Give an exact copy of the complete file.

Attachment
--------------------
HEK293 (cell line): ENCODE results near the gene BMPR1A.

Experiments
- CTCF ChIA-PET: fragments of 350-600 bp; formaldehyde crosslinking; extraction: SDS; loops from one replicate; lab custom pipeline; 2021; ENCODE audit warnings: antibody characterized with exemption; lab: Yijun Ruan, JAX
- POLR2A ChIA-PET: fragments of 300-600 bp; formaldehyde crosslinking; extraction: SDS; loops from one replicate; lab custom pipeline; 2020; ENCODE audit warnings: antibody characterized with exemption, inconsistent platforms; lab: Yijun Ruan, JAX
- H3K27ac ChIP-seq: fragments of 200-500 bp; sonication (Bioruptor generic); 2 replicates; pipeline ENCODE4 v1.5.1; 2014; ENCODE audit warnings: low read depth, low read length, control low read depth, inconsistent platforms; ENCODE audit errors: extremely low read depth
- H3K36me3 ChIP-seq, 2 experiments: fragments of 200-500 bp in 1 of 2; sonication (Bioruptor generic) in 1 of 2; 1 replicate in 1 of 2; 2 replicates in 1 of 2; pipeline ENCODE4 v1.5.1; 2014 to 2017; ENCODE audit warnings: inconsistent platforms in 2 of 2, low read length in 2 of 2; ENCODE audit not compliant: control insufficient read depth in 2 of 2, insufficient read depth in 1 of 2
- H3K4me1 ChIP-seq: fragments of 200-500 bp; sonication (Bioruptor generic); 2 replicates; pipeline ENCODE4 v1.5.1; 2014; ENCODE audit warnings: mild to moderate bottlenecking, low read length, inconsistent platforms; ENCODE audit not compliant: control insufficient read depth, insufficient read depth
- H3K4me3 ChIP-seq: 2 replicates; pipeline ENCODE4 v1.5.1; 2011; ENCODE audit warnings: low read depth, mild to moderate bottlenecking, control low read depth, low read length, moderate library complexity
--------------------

HEK293 (cell line): ENCODE results near the gene BMPR1A.

Experiments
- CTCF ChIA-PET: fragments of 350-600 bp; formaldehyde crosslinking; extraction: SDS; loops from one replicate; lab custom pipeline; 2021; ENCODE audit warnings: antibody characterized with exemption; lab: Yijun Ruan, JAX
- POLR2A ChIA-PET: fragments of 300-600 bp; formaldehyde crosslinking; extraction: SDS; loops from one replicate; lab custom pipeline; 2020; ENCODE audit warnings: antibody characterized with exemption, inconsistent platforms; lab: Yijun Ruan, JAX
- H3K27ac ChIP-seq: fragments of 200-500 bp; sonication (Bioruptor generic); 2 replicates; pipeline ENCODE4 v1.5.1; 2014; ENCODE audit warnings: low read depth, low read length, control low read depth, inconsistent platforms; ENCODE audit errors: extremely low read depth
- H3K36me3 ChIP-seq, 2 experiments: fragments of 200-500 bp in 1 of 2; sonication (Bioruptor generic) in 1 of 2; 1 replicate in 1 of 2; 2 replicates in 1 of 2; pipeline ENCODE4 v1.5.1; 2014 to 2017; ENCODE audit warnings: inconsistent platforms in 2 of 2, low read length in 2 of 2; ENCODE audit not compliant: control insufficient read depth in 2 of 2, insufficient read depth in 1 of 2
- H3K4me1 ChIP-seq: fragments of 200-500 bp; sonication (Bioruptor generic); 2 replicates; pipeline ENCODE4 v1.5.1; 2014; ENCODE audit warnings: mild to moderate bottlenecking, low read length, inconsistent platforms; ENCODE audit not compliant: control insufficient read depth, insufficient read depth
- H3K4me3 ChIP-seq: 2 replicates; pipeline ENCODE4 v1.5.1; 2011; ENCODE audit warnings: low read depth, mild to moderate bottlenecking, control low read depth, low read length, moderate library complexity